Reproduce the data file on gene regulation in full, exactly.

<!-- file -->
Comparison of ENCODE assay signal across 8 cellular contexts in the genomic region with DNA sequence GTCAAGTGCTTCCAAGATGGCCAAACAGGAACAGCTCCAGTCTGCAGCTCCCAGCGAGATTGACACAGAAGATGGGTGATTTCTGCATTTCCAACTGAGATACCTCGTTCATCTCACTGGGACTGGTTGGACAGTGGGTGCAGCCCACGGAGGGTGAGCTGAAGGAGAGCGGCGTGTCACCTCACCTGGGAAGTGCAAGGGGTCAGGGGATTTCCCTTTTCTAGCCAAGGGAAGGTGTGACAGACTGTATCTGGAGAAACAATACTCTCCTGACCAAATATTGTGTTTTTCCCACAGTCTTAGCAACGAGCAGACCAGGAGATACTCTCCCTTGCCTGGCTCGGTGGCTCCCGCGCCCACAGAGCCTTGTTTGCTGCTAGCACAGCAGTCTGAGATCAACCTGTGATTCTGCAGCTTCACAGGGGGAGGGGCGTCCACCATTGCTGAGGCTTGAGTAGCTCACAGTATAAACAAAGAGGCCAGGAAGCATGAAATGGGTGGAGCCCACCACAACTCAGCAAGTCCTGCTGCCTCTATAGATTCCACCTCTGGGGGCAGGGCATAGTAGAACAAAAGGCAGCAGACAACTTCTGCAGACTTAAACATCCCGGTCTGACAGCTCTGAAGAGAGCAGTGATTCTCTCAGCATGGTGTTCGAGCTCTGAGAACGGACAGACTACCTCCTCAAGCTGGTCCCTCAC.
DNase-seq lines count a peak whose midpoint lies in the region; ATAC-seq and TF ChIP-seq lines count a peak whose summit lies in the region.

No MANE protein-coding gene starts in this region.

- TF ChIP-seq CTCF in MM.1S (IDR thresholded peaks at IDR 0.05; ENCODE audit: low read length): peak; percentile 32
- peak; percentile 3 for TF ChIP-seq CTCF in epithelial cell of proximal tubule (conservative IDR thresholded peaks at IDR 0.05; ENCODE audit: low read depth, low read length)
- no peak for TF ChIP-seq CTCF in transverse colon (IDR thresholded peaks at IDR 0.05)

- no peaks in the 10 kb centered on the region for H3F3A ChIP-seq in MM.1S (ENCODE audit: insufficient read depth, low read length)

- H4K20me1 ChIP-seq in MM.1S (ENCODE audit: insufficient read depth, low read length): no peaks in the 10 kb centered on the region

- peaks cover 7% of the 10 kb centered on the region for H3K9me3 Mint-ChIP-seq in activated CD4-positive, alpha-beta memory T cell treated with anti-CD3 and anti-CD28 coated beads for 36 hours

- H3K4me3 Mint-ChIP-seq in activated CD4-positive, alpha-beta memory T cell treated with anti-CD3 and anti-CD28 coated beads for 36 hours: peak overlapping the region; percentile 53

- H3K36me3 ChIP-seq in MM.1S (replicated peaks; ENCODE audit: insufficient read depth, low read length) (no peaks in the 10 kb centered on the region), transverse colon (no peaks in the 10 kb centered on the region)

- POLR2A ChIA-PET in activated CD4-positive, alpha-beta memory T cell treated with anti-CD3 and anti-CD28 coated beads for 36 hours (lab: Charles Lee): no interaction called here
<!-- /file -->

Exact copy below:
Comparison of ENCODE assay signal across 8 cellular contexts in the genomic region with DNA sequence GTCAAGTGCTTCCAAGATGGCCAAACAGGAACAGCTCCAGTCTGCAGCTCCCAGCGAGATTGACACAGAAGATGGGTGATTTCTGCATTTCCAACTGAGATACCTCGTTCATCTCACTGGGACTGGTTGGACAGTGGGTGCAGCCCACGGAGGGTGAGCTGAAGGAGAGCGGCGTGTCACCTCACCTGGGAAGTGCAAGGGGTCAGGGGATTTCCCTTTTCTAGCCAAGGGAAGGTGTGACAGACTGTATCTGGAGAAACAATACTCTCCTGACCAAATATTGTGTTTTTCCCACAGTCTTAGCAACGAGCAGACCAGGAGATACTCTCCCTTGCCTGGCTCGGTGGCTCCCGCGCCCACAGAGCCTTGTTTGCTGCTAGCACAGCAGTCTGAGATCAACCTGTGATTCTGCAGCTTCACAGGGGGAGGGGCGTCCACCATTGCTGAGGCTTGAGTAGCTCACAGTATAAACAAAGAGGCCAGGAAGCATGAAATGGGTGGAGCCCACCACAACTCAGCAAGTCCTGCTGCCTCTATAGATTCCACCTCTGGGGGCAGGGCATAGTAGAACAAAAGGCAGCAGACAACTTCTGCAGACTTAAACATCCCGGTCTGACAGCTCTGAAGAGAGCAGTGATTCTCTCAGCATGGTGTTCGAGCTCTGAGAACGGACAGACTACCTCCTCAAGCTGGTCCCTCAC.
DNase-seq lines count a peak whose midpoint lies in the region; ATAC-seq and TF ChIP-seq lines count a peak whose summit lies in the region.

No MANE protein-coding gene starts in this region.

- TF ChIP-seq CTCF in MM.1S (IDR thresholded peaks at IDR 0.05; ENCODE audit: low read length): peak; percentile 32
- peak; percentile 3 for TF ChIP-seq CTCF in epithelial cell of proximal tubule (conservative IDR thresholded peaks at IDR 0.05; ENCODE audit: low read depth, low read length)
- no peak for TF ChIP-seq CTCF in transverse colon (IDR thresholded peaks at IDR 0.05)

- no peaks in the 10 kb centered on the region for H3F3A ChIP-seq in MM.1S (ENCODE audit: insufficient read depth, low read length)

- H4K20me1 ChIP-seq in MM.1S (ENCODE audit: insufficient read depth, low read length): no peaks in the 10 kb centered on the region

- peaks cover 7% of the 10 kb centered on the region for H3K9me3 Mint-ChIP-seq in activated CD4-positive, alpha-beta memory T cell treated with anti-CD3 and anti-CD28 coated beads for 36 hours

- H3K4me3 Mint-ChIP-seq in activated CD4-positive, alpha-beta memory T cell treated with anti-CD3 and anti-CD28 coated beads for 36 hours: peak overlapping the region; percentile 53

- H3K36me3 ChIP-seq in MM.1S (replicated peaks; ENCODE audit: insufficient read depth, low read length) (no peaks in the 10 kb centered on the region), transverse colon (no peaks in the 10 kb centered on the region)

- POLR2A ChIA-PET in activated CD4-positive, alpha-beta memory T cell treated with anti-CD3 and anti-CD28 coated beads for 36 hours (lab: Charles Lee): no interaction called here